Perhaps of greater interest is how the slow modes interact with the stratosphere through the barotropic mode. We focus on the eastward-propagating *n* = 1, *k* = 2 mode, which has a horizontal structure that closely resembles that of the observed MJO (Emanuel 2020). Figure 7 shows the horizontal and vertical structure of the *n* = 1, *k* = 2 mode, where we observe surface cyclonic gyres westward and poleward of the area of maximum ascent. Strong westerlies are also observed westward of the maximum ascent region. The boundary layer horizontal structure very closely resembles that of the rigid-lid solution (not shown). At the tropopause (Fig. 7, top right), the horizontal structure is almost nearly the opposite of the horizontal structure at the surface, indicating the prominence of the first baroclinic mode. However, the vertical velocity at the tropopause is nonzero, and the pattern extends poleward into the cyclonic/anticyclonic gyres, an indication of the presence of the barotropic mode. If we move further up into the stratosphere, at around 20 km (Fig. 7, bottom left), the signature of the equatorial portion of the tropospheric wave disappears, and the poleward cyclonic/anticyclonic gyres become the prominent pattern. These gyres have a westward tilt with height, as indicated in the vertical cross section at *y* = 2.5 (Fig. 7, bottom right), though their amplitudes decay exponentially with height and are much smaller with respect to the amplitudes of the corresponding gyres in the troposphere. This indicates that the barotropic mode lags the baroclinic mode; in addition, the westward tilt height observed here is consistent with an upward-propagating Rossby wave. At the equator, the *n* = 1, *k* = 2 slow mode has a very weak eastward tilt with height (not shown), since the barotropic mode leads the baroclinic mode. Like the *υ* = 0 mode shown in Fig. 2, in the stratosphere, the slow mode also tilts eastward with height at the equator (not shown). This is consistent with the stratospheric eastward tilt with height of the zonal wind on the equator of observational MJO composites [see Fig. 3 of Kiladis et al. (2005)].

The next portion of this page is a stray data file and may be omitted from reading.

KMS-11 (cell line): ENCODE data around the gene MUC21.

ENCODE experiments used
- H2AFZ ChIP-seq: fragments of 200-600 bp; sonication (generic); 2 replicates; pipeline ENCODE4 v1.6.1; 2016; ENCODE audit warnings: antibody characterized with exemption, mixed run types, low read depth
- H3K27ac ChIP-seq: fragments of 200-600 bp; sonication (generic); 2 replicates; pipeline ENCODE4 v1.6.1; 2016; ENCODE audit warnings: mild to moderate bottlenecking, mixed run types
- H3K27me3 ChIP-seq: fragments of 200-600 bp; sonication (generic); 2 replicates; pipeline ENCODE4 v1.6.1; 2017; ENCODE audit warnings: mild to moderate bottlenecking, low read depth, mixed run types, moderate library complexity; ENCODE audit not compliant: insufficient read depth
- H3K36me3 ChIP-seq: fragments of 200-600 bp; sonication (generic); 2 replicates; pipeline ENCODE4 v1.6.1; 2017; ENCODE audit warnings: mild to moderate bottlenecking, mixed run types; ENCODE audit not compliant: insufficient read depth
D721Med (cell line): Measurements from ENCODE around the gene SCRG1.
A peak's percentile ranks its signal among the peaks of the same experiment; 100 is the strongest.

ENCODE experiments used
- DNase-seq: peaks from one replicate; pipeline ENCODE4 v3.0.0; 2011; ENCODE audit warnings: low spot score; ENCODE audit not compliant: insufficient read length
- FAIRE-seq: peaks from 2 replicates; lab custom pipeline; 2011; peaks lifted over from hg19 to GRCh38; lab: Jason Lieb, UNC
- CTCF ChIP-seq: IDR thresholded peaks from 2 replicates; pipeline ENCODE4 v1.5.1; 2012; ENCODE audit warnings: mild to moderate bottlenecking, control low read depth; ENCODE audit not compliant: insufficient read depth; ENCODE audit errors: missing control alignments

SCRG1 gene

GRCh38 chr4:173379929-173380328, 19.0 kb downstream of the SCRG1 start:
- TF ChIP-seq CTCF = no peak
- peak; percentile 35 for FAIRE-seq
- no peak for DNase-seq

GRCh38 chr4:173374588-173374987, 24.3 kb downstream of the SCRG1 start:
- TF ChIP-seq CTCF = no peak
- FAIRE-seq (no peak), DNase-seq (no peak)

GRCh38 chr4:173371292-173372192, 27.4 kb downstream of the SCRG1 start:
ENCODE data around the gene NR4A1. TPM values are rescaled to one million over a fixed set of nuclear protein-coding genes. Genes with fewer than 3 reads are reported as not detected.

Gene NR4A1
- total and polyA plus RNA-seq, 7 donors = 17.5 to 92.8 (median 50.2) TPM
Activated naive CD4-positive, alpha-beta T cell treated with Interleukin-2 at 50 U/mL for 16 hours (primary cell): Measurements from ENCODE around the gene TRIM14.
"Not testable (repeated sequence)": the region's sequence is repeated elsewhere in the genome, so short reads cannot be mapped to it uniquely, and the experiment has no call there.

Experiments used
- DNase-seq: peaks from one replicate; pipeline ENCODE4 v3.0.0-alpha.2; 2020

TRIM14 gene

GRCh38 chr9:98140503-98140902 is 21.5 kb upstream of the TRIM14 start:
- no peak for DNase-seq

### b. Frictionally modified modes